The drone, officially a Puma All Environment unmanned aircraft system from Aerovironment Inc. of Simi Valley, California, splashed into the water on one landing and had to be retrieved. On the second round, it clacked noisily but intact on the shifting deck of the 321-foot ship. Rear Adm. Sinclair Harris, commander of the Navy's 4th Fleet, said the devices are necessary at a time when the service is making a transition to smaller, faster ships amid budget cuts.
The aerostat, formally the Aerostar TIF-25K and made by a division of Raven Industries Inc. of Sioux Falls, South Dakota, is filled with helium. It's an old technology, models of which have been used for decades, but it's packed with cameras and sensors that expand the ship's radar capability from about 5 miles (8 kilometers) to about 50 miles. That can help teams in an on-board control center to identify larger ships, which now would appear as just dots on the horizon, from as far as 15 miles (25 kilometers) away.
The Puma, meanwhile, can be sent out to inspect a vessel flagged by the larger aerostat and give a "God's eye view," of what's happening on board, a job usually handled by a plane or helicopter, said Craig Benson, director of business development for the company.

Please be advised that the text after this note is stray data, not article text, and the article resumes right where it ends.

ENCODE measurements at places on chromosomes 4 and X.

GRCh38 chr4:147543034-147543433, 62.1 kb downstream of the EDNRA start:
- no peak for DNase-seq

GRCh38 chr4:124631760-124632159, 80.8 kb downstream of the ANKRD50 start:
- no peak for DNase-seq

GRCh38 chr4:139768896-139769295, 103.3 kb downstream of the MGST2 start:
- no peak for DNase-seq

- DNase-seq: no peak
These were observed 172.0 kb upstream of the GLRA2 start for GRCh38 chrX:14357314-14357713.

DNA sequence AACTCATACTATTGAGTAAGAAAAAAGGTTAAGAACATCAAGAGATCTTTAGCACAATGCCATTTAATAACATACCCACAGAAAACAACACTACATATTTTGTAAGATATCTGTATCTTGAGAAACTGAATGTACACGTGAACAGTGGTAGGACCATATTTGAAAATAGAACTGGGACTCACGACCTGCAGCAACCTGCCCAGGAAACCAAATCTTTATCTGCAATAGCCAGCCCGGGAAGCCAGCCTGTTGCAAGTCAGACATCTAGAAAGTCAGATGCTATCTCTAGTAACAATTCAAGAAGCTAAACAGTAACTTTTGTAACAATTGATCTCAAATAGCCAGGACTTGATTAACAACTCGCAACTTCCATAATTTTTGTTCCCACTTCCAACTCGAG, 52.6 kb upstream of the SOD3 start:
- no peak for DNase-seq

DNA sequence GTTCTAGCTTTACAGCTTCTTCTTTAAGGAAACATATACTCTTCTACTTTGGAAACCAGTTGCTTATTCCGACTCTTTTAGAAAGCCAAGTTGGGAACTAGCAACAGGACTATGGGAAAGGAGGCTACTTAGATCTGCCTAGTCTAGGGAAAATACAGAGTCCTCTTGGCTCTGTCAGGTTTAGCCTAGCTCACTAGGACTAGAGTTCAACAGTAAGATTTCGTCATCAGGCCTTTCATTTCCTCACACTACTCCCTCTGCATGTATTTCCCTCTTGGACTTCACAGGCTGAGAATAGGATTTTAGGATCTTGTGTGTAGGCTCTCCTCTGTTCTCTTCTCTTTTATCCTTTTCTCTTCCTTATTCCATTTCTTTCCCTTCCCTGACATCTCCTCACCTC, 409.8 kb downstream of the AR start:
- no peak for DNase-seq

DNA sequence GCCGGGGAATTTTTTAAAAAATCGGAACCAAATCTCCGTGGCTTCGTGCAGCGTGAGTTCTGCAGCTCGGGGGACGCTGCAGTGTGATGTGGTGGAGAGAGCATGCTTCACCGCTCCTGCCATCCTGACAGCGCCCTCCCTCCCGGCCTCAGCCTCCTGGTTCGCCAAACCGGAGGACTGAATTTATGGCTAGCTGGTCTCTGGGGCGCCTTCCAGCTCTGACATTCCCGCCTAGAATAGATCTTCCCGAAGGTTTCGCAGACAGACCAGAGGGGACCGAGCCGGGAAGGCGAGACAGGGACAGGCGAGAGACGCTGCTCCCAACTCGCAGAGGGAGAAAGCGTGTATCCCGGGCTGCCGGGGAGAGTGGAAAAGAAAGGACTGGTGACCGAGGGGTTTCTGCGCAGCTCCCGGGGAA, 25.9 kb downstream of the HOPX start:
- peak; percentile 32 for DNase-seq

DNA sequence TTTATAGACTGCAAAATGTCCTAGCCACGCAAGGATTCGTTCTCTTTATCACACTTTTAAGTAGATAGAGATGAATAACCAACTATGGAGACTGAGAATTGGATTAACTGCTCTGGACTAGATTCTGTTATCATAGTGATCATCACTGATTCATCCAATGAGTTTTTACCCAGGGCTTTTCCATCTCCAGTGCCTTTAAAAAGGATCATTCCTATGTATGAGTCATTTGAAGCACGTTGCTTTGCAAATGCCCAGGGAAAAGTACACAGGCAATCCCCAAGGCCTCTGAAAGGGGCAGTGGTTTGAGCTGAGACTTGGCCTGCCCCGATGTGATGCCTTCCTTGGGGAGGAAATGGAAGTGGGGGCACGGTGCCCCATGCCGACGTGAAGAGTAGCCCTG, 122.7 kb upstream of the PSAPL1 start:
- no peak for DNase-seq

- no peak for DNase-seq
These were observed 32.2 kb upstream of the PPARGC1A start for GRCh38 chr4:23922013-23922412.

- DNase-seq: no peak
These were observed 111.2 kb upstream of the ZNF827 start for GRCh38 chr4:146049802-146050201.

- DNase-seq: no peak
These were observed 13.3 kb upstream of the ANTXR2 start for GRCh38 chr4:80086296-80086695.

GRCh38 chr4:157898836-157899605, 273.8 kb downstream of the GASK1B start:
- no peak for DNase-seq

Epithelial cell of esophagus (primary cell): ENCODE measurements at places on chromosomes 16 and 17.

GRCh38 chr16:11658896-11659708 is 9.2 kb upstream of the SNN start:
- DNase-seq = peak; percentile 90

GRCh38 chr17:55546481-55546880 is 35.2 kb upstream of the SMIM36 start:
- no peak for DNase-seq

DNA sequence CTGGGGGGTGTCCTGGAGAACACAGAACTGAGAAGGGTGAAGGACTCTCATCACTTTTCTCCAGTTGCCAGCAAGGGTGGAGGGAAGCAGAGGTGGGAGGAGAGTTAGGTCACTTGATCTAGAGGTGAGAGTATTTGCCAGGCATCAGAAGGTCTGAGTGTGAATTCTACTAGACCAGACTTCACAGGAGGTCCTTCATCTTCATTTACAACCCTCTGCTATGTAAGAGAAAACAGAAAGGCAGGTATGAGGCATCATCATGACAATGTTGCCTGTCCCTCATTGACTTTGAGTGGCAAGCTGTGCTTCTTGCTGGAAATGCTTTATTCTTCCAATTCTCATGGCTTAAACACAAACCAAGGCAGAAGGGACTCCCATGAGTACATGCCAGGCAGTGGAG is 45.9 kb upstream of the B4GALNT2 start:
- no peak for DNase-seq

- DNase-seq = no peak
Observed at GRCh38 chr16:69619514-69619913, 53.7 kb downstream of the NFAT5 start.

Both the aerostat and the drone have been used widely by the U.S. government for overseas actions, but Harris and others aboard the Swift said neither has been used before by the Navy to conduct counter-drug operations.
Unmanned aerial devices, however, are not new to the drug fight. U.S. Customs and Border Protection operates 10 Predator drones, including two based in Cape Canaveral, Florida, that patrol a wide swathe of the Caribbean through the Bahamas and down to south of Puerto Rico. It deployed one to the Dominican Republic last year for six weeks and has considered using one in Honduras. The others are used along the northern and southern borders of the United States.